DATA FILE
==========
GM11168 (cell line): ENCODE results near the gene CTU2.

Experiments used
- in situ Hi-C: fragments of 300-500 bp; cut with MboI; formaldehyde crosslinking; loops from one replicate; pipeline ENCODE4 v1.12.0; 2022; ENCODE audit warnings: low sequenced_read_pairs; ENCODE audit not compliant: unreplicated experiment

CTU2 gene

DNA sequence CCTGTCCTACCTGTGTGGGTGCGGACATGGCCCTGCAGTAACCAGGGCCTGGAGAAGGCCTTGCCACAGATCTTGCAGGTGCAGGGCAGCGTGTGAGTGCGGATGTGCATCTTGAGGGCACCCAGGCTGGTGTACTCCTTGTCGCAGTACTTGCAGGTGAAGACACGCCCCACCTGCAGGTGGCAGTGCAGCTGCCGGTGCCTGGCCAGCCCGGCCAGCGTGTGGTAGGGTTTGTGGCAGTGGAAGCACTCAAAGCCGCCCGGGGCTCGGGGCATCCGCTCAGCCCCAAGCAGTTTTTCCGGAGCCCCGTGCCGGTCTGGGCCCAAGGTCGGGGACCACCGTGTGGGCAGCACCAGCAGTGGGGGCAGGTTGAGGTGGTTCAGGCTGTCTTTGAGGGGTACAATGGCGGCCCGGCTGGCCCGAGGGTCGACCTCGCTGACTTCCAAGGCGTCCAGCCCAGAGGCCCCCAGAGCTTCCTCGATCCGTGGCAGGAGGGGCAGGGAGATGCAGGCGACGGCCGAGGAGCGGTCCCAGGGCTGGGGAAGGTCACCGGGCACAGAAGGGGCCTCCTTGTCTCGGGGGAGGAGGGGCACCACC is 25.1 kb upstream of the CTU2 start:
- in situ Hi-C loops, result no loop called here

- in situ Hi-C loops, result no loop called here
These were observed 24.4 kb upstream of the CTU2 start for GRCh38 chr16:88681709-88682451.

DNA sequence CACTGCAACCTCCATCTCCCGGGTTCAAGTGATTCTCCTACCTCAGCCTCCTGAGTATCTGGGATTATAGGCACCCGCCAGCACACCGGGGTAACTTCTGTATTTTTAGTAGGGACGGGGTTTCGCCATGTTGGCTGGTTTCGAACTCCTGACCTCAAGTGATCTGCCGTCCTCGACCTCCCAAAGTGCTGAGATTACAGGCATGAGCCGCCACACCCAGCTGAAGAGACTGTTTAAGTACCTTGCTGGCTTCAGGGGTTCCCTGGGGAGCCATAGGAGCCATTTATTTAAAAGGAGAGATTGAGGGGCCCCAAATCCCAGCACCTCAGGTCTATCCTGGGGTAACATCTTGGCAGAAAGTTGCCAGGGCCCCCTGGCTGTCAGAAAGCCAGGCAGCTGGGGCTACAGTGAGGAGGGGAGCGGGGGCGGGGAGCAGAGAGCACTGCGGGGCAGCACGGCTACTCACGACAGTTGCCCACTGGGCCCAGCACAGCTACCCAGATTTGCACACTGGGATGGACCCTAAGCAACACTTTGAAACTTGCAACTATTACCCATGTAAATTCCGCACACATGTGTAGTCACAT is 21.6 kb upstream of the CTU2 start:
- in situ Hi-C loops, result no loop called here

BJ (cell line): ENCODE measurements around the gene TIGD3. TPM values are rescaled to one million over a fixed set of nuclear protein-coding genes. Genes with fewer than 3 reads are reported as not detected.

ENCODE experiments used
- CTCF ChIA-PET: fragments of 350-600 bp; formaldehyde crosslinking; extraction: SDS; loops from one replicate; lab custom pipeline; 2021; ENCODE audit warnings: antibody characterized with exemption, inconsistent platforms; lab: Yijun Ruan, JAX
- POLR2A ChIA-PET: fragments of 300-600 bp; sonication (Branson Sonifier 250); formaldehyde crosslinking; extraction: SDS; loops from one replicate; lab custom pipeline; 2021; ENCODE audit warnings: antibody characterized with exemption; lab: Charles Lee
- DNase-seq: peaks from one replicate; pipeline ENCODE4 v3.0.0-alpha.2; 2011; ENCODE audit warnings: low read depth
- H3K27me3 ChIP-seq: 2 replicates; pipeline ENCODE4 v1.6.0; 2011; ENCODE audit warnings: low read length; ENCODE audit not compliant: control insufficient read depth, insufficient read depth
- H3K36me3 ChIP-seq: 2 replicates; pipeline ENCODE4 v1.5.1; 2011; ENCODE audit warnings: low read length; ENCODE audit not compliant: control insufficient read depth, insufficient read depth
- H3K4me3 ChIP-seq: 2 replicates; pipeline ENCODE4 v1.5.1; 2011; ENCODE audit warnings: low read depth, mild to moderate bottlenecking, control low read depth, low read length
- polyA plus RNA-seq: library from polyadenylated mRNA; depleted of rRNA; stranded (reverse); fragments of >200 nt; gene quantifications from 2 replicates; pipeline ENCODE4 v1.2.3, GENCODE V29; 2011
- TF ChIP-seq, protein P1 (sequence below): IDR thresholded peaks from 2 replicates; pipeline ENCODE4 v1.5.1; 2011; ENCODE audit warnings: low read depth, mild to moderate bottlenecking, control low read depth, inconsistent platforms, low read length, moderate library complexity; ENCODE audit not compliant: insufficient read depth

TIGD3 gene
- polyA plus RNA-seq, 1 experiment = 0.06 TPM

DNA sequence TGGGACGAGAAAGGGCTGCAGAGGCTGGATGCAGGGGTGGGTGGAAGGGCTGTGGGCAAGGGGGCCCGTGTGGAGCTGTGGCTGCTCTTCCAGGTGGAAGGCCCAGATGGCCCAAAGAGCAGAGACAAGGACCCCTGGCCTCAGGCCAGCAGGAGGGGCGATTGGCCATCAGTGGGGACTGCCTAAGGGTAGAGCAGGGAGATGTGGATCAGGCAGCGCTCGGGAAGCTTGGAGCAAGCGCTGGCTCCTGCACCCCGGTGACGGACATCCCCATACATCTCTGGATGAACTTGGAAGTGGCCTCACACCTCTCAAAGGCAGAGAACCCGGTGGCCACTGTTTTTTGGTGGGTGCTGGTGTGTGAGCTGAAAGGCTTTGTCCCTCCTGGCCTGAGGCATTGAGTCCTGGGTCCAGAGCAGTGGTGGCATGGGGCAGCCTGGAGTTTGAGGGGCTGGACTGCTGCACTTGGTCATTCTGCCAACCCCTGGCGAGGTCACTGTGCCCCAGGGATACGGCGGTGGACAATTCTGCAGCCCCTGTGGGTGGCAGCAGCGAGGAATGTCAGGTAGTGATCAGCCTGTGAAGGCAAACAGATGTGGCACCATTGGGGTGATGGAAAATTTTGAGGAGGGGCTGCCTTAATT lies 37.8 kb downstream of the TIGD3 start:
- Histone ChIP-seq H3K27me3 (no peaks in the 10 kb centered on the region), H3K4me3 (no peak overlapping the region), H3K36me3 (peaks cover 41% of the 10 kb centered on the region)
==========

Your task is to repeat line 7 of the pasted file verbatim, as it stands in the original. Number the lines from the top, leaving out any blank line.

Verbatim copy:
- in situ Hi-C loops, result no loop called here